Helen Lay Strong

(1915 - 1995) Seneca Falls, NY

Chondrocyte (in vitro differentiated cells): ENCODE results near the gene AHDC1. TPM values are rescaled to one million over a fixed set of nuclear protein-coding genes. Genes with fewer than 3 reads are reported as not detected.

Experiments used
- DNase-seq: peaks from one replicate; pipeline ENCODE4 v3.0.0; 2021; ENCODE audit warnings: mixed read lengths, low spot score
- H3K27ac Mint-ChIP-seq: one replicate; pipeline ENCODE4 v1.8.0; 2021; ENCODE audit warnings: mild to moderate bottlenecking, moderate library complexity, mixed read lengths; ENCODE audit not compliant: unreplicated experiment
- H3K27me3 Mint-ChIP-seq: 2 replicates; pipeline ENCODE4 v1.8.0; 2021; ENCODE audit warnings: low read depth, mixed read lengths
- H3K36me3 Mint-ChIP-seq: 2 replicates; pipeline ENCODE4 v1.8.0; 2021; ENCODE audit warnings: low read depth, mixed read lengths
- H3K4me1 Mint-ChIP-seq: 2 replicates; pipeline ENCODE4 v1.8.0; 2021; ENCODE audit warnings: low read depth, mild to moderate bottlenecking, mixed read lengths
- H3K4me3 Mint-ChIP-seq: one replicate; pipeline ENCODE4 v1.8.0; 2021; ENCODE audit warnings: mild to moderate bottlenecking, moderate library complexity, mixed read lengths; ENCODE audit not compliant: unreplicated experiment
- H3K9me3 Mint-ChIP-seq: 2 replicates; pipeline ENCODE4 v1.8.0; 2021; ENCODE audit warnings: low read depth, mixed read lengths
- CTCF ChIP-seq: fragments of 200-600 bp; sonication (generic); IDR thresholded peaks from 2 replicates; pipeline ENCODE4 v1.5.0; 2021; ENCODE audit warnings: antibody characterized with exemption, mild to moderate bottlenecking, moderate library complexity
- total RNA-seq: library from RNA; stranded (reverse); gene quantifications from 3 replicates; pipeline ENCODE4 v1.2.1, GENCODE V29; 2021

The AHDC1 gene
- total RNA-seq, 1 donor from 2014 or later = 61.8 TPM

Helen Lay Strong first showed an affinity for the arts at the young age of six years old. She developed her skills over the years by creating clay model animals that she sold for ten cents a piece. This talent later prompted her mother to allow Strong to attend art school at Cooper Union College in New York City. After a year Strong dropped out of school to form a marionette group that used wooden puppets she carved. She attempted to return to college at Munson William Proctor Institute in Utica, but eventually dropped out in order to help her sick father run the family farm. For the following fifteen years Strong sold her carvings wholesale to a shop called Fannie Morse in New York City. In the 1960’s, Strong set out on her own, and attempted to sell her work to department stores around the city. When the stores expressed their disinterest in her work, Strong began to sell her work directly to collectors at crafts fairs or wood carving shows. She studied books and stuffed specimens to create realistic hand painted bird carvings that were often displayed on pieces of driftwood or rocks. She recorded her carvings by creating a detailed watercolor painting of each of her works. Strong often intentionally made her carvings disproportioned by making them either smaller or larger than it would be realistically. Throughout her carving career Helen Lay Strong’s works have remained highly sought after by a select group of American and European collectors for her detailed paint work. In addition to her wood carvings Strong also published a book on how to make carved and painted animals out of gourds.